Sustainability Council’s ReTree program heads to the classroom |

Sustainability Council’s ReTree program heads to the classroom

ReTree volunteers in 2014 plant saplings along the Yampa River Core Trail. The Yampa Valley Sustainability Council is working to create a high school curriculum that builds off successful volunteer tree planting events the group has organized since 2011.
Yampa Valley Sustainability Council expands ReTree Steamboat pro

— Students at Steamboat Springs High School will be the first to pilot a new environmental literacy curriculum created by the Yampa Valley Sustainability Council.

YVSC plans to turn its successful ReTree tree planting program into a classroom and field-based curriculum, thanks to funding from a mini-grant program facilitated by Yampatika and the Colorado Alliance for Environmental Education.

“We’re very excited about this opportunity,” said Sarah Jones, YVSC executive director. “We’ve been doing ReTree now for [nearly] six years, and it’s very engaging for students, so this is kind of the next step in formalizing that student engagement.”

The $3,575 grant received by YVSC was one of six awarded by the groups using $20,000 in funding from the U.S. Environmental Protection Agency to support the Colorado Environmental Education Plan, which aims to promote and advance environmental literacy initiatives across Colorado.

Because of Routt County’s already strong environmental literacy programs, the other five grants were awarded to groups outside the area.

The ReTree pilot program aims to engage 50 students at Steamboat Springs High School beginning Sept. 1, Jones said.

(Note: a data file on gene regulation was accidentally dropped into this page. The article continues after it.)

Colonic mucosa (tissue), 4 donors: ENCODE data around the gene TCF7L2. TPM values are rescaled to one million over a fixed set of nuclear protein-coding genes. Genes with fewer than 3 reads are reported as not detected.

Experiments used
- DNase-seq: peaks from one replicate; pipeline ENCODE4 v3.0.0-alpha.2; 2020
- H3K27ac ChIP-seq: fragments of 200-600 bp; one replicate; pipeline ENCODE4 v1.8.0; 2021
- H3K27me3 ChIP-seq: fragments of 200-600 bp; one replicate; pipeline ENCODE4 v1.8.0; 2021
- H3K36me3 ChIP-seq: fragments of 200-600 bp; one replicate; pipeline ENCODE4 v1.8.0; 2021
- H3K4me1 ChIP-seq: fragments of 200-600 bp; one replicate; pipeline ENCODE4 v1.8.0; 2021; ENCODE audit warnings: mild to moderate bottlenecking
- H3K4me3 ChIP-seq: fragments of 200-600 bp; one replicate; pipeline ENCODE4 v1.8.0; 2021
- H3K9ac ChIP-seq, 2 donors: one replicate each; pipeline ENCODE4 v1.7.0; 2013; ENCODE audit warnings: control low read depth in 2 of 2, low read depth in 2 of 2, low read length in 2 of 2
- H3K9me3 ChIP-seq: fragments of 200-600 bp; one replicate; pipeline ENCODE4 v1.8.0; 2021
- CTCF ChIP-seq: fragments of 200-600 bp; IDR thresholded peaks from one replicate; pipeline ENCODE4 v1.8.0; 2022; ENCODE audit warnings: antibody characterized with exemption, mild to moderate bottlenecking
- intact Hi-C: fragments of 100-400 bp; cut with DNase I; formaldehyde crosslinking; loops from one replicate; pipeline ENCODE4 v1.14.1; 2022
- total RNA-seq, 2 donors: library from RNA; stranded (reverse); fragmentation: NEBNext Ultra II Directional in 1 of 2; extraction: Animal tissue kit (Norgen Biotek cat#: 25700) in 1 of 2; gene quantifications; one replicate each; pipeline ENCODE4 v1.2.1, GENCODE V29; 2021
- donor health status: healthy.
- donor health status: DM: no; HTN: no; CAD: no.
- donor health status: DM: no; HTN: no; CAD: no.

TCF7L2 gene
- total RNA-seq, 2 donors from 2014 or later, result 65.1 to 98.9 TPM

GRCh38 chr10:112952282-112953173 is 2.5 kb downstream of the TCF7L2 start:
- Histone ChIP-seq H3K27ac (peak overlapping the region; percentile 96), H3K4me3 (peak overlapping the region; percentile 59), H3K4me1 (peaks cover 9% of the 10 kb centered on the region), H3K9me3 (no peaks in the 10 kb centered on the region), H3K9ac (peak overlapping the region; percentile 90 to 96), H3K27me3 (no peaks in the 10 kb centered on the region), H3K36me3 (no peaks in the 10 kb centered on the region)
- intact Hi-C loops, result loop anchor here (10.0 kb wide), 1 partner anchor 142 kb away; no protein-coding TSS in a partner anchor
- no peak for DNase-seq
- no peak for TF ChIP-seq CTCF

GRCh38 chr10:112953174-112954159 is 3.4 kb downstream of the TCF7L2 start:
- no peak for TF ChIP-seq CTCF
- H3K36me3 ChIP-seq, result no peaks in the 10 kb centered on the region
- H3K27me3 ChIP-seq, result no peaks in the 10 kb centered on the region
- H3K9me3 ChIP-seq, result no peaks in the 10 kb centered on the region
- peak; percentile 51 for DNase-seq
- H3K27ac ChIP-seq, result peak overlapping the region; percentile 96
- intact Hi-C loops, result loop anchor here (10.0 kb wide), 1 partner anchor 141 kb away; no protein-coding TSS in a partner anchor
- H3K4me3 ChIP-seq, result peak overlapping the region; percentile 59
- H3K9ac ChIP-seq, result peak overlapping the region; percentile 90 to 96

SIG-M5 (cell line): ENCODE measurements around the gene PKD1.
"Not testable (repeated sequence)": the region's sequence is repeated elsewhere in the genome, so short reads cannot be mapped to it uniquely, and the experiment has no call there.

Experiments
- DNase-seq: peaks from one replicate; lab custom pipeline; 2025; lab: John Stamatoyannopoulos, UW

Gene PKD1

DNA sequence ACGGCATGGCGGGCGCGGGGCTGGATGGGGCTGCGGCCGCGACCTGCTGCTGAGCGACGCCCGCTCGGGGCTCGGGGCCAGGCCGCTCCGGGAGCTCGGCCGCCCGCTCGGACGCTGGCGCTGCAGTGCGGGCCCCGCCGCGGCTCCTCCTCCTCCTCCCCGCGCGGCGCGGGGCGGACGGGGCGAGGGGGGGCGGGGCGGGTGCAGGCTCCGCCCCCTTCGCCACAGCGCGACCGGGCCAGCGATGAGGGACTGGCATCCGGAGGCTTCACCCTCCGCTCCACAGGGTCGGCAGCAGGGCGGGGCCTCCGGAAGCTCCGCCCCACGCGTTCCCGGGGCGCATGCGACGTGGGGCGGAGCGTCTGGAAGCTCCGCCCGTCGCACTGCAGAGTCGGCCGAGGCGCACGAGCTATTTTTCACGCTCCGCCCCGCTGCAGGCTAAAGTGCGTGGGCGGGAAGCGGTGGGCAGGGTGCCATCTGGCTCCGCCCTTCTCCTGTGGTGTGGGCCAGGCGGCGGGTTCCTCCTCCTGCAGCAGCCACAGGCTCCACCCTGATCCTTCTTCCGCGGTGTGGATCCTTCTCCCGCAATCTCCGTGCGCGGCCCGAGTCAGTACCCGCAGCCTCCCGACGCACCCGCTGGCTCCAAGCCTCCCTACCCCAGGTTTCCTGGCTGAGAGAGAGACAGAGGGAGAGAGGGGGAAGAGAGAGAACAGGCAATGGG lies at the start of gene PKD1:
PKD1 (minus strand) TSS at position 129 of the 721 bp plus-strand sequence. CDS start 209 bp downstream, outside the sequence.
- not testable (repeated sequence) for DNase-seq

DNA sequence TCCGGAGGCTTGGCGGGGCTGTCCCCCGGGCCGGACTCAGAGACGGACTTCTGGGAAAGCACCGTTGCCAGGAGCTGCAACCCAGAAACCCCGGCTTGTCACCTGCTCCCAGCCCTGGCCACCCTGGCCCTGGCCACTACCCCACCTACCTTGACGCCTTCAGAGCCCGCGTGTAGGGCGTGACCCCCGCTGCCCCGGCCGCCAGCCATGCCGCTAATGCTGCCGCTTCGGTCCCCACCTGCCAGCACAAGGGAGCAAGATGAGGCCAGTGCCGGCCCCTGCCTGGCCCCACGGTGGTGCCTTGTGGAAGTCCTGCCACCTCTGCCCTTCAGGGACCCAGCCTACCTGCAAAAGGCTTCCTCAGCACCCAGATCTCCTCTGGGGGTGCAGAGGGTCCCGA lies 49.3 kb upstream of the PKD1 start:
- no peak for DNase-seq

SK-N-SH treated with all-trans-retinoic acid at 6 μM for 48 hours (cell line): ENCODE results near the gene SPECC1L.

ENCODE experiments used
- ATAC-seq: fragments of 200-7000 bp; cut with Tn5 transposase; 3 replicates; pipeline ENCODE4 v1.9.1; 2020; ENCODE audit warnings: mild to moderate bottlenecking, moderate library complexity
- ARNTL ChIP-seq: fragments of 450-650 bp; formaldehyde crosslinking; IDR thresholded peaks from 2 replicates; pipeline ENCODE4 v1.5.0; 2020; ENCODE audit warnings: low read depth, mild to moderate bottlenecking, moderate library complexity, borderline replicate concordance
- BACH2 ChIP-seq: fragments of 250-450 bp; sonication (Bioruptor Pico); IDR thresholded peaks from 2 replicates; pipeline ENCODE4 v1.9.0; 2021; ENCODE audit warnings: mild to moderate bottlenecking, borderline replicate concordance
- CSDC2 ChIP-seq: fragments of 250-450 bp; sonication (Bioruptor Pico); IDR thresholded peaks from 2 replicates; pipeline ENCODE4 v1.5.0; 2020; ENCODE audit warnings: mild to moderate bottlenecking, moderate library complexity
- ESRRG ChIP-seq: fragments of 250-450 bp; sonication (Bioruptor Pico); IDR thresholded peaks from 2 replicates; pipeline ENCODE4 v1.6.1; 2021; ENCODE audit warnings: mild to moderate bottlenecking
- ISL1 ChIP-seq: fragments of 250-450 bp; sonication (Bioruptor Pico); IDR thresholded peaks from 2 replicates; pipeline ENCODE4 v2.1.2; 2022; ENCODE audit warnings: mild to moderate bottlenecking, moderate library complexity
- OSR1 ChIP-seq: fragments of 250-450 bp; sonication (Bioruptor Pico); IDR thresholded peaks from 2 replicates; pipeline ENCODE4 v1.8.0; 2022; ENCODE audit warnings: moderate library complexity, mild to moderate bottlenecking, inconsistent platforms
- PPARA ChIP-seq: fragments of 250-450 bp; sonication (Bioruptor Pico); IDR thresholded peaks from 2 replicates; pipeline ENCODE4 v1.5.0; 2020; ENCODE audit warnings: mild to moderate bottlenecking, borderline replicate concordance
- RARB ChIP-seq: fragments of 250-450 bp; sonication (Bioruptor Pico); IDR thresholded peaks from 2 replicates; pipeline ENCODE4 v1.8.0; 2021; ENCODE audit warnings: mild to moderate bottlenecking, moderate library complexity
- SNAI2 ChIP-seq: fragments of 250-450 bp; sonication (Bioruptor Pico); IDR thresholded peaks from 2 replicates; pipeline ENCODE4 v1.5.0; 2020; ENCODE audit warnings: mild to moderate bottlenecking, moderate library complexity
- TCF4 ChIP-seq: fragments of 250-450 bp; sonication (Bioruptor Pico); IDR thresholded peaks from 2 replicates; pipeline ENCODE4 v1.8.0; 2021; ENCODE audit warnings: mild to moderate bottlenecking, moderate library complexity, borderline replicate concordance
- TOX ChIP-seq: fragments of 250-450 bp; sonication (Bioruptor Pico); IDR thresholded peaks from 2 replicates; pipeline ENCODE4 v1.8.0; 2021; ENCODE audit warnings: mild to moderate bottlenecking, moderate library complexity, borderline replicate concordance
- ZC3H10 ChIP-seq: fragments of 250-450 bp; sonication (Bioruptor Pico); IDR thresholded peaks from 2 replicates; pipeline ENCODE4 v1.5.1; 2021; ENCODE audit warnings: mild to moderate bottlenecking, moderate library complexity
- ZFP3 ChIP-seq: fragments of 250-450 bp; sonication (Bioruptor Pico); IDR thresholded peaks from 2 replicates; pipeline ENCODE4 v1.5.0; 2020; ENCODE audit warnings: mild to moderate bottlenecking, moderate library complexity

Students will collect data on the health and survival rates of trees planted through the existing ReTree program over the last several years, as well as plan for upcoming ReTree plantings.

High school science teacher Cindy Gay and business teacher Kipp Rillos will work with YVSC on the project, which will incorporate biology, through the study of the trees, and business, through studying the costs associated with planning a ReTree event. It will also involve calculating the number of participants and how to build interest.

“This will be a pilot scale, and we’re trying to develop a model that can be replicated in other schools,” Jones said.

YVSC was required to provide matching funds for the grant and will work with a total curriculum budget of about $7,500.

In addition to YVSC’s ReTree curriculum, five other regional organizations were awarded funding by the mini-grant program.

Other grants include a fourth grade renewable energy program in Avon, the strengthening of an environmental citizenship day camp in Aspen, the creation of an educational comic about landfills in Pitkin County and two grants to enhance the efforts of teachers — a series of professional development workshops in Aspen and an energy-related in-service training for teachers in Grand Junction.

More about the Colorado Environmental Education Plan can be found at

To reach Teresa Ristow, call 970-871-4206, email or follow her on Twitter @TeresaRistow

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